RV ‘Kaharoa’ survey requires significant work on propulsion and steering systems
In early March, NIWA’s 28 metre research vessel, 'Kaharoa' underwent an extensive survey and maintenance schedule over a 5-week period on the Port Nelson slipway. As part of the survey work, both the propulsion shaft and the rudder system were required to be pulled for inspection.
The top end of the steering gear was disassembled - including the steering hydraulic rams, tiller and associated components, and the rudder and stock removed. During the process of measuring the bearing clearances it was found that the lower stock bearing was badly worn to one side of the bush. ‘Kaharoa’ had a previous history of steering issues, so the rudder and prop shaft components were put back together in our workshops, checked, and found to be significantly misaligned.
The rudder stock was put on a lathe and the palm face machined true. The rudder itself was set up on the horizontal borer and also machined true. The palm fitted bolts were in poor condition so these were also replaced and a new lower bearing was fitted to the rudder stock before the steering assembly was refitted to the vessel. Steering rams were also overhauled, with the tiller arm blasted and painted. New hydraulic hoses and grease nipples were fitted and the system was synced to the autopilot.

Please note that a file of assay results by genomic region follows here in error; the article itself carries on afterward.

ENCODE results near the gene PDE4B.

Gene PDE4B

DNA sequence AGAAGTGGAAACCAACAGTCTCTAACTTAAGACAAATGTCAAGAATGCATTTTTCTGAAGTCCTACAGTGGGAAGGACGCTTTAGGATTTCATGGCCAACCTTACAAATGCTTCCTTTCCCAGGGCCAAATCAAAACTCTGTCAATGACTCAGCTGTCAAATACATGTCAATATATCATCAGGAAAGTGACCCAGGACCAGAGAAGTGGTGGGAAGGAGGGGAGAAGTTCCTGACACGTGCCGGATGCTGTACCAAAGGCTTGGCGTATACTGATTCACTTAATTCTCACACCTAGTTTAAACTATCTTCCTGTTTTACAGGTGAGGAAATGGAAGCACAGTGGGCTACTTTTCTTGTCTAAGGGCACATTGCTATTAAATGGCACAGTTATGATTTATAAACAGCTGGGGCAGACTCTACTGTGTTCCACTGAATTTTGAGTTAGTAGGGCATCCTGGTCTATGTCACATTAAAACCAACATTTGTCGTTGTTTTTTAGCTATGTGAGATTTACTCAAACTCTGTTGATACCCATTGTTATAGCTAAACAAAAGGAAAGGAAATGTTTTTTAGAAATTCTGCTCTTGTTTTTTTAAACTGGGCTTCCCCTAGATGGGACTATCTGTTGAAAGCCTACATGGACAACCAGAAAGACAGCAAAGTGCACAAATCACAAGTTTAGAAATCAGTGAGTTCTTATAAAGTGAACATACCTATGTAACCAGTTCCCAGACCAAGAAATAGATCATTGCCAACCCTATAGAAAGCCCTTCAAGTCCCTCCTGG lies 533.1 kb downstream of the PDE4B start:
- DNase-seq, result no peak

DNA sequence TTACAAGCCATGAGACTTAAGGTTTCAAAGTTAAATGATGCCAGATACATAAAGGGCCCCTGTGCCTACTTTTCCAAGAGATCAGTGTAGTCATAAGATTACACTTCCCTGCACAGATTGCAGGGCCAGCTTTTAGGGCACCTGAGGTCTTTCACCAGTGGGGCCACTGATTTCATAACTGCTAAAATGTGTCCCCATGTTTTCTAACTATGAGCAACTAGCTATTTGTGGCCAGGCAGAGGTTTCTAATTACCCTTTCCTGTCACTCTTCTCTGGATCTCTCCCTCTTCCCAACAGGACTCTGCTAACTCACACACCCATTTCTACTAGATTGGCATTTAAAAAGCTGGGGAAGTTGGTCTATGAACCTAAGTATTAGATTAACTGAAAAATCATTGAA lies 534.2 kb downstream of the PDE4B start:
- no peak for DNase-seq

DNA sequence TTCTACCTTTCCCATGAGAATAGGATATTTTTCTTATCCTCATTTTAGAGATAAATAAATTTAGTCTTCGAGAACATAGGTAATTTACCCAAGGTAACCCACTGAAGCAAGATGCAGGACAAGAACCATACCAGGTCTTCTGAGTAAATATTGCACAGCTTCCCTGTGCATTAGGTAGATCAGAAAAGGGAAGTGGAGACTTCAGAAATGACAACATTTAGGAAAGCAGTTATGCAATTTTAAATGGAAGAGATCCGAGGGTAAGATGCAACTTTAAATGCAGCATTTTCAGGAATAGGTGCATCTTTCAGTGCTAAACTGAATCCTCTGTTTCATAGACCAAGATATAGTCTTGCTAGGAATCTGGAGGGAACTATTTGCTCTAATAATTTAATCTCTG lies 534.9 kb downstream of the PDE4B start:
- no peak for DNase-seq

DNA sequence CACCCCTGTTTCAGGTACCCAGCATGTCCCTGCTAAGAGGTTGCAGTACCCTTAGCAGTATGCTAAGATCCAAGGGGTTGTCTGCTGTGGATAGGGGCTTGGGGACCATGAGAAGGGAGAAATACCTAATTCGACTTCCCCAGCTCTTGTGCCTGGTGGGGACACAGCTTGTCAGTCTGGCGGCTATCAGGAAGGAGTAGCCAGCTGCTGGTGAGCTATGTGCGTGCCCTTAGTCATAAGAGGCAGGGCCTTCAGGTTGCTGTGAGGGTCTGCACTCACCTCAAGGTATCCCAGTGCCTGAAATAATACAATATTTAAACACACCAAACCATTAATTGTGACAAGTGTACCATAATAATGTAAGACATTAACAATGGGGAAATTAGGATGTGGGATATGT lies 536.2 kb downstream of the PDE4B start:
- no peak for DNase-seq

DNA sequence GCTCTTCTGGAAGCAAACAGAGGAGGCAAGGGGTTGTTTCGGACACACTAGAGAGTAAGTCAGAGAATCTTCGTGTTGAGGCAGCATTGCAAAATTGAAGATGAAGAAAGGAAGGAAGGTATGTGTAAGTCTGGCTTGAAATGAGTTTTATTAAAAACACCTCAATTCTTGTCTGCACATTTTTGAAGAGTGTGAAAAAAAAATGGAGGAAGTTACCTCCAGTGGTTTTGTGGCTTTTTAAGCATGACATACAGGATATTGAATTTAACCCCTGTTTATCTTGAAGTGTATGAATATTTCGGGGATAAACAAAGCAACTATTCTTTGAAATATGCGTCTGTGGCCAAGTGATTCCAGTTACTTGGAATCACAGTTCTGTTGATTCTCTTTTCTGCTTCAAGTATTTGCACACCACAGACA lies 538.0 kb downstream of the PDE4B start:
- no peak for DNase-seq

The variable-pitch propeller was removed from the vessel and transported to the workshop, where the blades were removed from the hub and O-rings and PTEF rings replaced.
The propeller shaft bearing assemblies were removed and the bolting surfaces cleaned up in readiness for new seals. Bearing surfaces were measured and recorded, followed by the reassembly of the shaft to the ship. Once connected to the gearbox the pitch control push rod was integrated to the electronics before finally completing the assembly of the muff coupling, setting up the preload on the seal assemblies and filling the system with oil.
The controllable pitch propulsion (CPP) gearbox’s forward seal on the thrust shaft was leaking badly and, on inspection, the sealing surface to the shaft was found to be damaged, which meant dismantling it - from the gearbox aft to the clutch assembly. Together with the shaft, the coupling was removed along with the seal, bearings, sleeves, locking nut and tab. One bearing was replaced, another was cleaned up and refitted and a new sleeve was fabricated. With the shaft now reassembled it was taken back to the vessel and installed.
With survey work such as this, you don’t know the full extent of work until you begin. The ‘Kaharoa’ survey started with some 20-25 defined jobs - but jobs can ‘grow’ very quickly! A leak in the captain’s cabin ensuite had been reported. It appeared that water had got under the flooring vinyl, but when that was pulled out, everything was found to be rotten around it, under the toilet area, and there was water under that as well, due to a pipe leaking - so the pipes and the entire floor had to be repaired!
‘Kaharoa’ works up in the Islands from time to time and various jobs were required to her interior accommodation areas. These included insulation of the condensate line for the air conditioning system.